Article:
(Reuters) - New Zealanders will go to the polls on Sept. 19 to decide on a second term for Prime Minister Jacinda Ardern, and also to vote in referendums on the divisive issues of legalising cannabis and euthanasia.
Here are the main issues that are expected to figure in debate in coming months and to sway voters.
The government, which has struggled to resolve an acute shortage of affordable housing, scrapped plans last year to build 100,000 homes in 10 years as “overly ambitious” and reset some policies to fix what it calls a crisis.
Ardern has allotted spending of NZ$12 billion on infrastructure to counter criticism her government has done little to improve road and rail infrastructure, particularly from the opposition National Party.
Details are expected to emerge in the next few days.
Some in New Zealand have felt left behind by rising inequality, despite enjoying a strong economy for years.
In a surprise U-turn in April, Ardern ruled out levying a capital gains tax during her tenure, foreswearing a measure long espoused by Labour to tackle wealth inequality. She also later rejected most recommendations of an advisory group on social welfare reform.
But the government unveiled a “wellbeing” budget in May that prioritises two important issues, mental health and alleviating child poverty. It has promised new budget measures to fight homelessness, which has also been on the rise.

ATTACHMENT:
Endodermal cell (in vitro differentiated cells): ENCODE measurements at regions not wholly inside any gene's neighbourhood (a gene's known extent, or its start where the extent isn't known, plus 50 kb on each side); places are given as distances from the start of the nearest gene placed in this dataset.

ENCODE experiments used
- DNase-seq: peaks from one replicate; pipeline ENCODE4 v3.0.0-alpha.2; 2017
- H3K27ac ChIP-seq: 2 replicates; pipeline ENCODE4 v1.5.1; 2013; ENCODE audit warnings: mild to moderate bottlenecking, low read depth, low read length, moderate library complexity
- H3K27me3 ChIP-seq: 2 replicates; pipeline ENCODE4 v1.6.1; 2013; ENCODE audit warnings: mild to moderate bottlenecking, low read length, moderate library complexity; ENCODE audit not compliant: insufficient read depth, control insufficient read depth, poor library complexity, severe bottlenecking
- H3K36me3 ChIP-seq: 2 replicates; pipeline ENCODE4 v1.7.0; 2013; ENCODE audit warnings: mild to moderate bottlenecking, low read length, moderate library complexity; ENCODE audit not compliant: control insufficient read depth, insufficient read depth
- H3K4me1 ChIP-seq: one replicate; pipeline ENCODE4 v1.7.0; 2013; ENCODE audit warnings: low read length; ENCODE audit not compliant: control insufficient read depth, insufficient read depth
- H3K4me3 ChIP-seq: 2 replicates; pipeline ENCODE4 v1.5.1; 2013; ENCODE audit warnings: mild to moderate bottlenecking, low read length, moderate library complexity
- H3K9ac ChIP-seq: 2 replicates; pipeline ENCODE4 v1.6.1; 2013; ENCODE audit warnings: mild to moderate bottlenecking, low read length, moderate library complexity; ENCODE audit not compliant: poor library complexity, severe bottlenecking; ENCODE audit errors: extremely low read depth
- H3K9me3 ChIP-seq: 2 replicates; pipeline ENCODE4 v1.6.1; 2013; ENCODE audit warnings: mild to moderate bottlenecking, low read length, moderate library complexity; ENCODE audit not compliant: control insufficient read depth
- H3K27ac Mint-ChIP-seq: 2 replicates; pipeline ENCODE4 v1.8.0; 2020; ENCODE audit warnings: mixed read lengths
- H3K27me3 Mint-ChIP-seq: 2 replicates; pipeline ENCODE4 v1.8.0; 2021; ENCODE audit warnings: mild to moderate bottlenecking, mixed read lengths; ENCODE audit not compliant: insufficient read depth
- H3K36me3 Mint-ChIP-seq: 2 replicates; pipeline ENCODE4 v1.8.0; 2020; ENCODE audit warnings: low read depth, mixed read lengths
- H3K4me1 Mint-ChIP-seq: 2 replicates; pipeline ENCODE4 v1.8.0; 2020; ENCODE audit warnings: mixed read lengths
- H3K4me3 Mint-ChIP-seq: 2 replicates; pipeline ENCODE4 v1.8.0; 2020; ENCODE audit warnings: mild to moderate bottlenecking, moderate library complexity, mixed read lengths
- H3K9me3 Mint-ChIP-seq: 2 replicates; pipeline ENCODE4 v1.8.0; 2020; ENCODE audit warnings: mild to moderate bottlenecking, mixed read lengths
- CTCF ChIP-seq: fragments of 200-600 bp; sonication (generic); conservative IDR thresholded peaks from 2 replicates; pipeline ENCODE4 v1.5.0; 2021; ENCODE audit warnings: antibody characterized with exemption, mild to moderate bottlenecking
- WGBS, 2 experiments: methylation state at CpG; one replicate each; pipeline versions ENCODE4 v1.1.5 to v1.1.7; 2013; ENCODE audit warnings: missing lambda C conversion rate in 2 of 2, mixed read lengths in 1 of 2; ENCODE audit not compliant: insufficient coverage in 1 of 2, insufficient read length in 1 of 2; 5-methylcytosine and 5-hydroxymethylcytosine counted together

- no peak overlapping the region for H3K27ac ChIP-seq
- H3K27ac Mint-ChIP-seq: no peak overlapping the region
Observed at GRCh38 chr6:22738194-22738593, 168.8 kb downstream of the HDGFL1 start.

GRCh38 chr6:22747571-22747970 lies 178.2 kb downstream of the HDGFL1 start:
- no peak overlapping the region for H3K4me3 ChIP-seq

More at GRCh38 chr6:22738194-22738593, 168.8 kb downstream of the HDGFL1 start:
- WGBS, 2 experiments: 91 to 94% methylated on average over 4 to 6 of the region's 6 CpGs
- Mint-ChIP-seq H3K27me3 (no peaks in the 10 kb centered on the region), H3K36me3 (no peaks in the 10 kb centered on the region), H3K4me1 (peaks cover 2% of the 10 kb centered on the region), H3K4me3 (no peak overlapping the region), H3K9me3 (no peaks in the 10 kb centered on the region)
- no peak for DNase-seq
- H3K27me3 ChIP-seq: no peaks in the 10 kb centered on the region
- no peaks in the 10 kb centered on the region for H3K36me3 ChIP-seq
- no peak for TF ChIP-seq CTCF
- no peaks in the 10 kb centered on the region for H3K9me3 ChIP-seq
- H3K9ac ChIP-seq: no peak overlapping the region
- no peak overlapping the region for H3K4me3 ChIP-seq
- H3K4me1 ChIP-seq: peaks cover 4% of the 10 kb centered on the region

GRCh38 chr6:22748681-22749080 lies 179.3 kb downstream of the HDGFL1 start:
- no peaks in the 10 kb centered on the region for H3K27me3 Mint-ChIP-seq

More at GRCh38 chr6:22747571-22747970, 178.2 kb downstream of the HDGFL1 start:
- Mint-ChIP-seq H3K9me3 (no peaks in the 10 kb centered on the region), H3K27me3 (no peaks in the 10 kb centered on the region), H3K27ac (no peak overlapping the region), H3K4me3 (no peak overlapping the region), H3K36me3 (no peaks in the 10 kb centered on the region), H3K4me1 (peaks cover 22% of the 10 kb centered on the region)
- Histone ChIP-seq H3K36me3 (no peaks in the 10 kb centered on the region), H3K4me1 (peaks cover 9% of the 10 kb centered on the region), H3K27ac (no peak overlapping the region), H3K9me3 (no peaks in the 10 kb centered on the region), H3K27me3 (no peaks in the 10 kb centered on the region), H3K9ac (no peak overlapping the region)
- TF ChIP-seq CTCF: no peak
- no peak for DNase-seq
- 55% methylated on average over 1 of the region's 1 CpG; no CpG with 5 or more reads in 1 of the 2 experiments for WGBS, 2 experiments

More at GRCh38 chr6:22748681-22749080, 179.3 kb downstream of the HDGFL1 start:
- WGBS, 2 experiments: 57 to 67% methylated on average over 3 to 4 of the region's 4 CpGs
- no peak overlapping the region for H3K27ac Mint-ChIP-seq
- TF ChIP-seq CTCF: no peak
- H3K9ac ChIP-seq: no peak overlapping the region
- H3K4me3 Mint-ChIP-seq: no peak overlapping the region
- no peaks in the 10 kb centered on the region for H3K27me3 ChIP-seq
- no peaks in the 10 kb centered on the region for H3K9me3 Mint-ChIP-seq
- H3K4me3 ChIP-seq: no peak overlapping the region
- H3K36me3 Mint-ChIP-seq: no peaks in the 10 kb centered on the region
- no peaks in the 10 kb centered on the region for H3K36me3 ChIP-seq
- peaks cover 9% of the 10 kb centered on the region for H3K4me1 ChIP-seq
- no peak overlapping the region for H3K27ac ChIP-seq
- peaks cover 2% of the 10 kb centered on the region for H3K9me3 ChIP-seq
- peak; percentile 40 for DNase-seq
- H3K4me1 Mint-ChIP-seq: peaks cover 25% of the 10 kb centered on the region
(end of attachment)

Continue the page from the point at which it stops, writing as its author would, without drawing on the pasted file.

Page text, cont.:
New Zealanders became more aware of climate change as bushfires in neighbouring Australia turned its skies red and glaciers brown, making each party’s position a key issue.
Ardern’s coalition partner, the Green Party, successfully passed legislation that includes a target to cut methane emissions from livestock. Next month, the government will introduce a school curriculum on climate change.
Many cheered these measures but leaders of the influential dairy and meat industry criticised them as unfairly targeting their sectors.
ECONOMY AND BUSINESS CONFIDENCEA drop in net migration has intensified labour shortages and hurt the economy.
Ardern came to power in 2017 promising to cut migration by tens of thousands a year and curb foreign homebuyers. But small businesses have complained of having to shut down for lack of affordable workers, an issue singled out by the central bank when it cut interest rates last year.
Business confidence has improved slightly in the past few months, from record lows under Ardern’s government.
Thousands of ethnic Maori people protested across New Zealand in July demanding an improvement in rights, as tension grew between the indigenous community and the government.
Public hearings last year on abuse of young people in state and faith-based care, the majority of whom are Maori, have exposed a history of neglect and exploitation.
The government’s response to these issues will likely decide how Māori, who make up about 15% of the population, will vote. The community was dispossessed of much of their land during colonisation by Britain in the 19th century.
Editing by Clarence Fernandez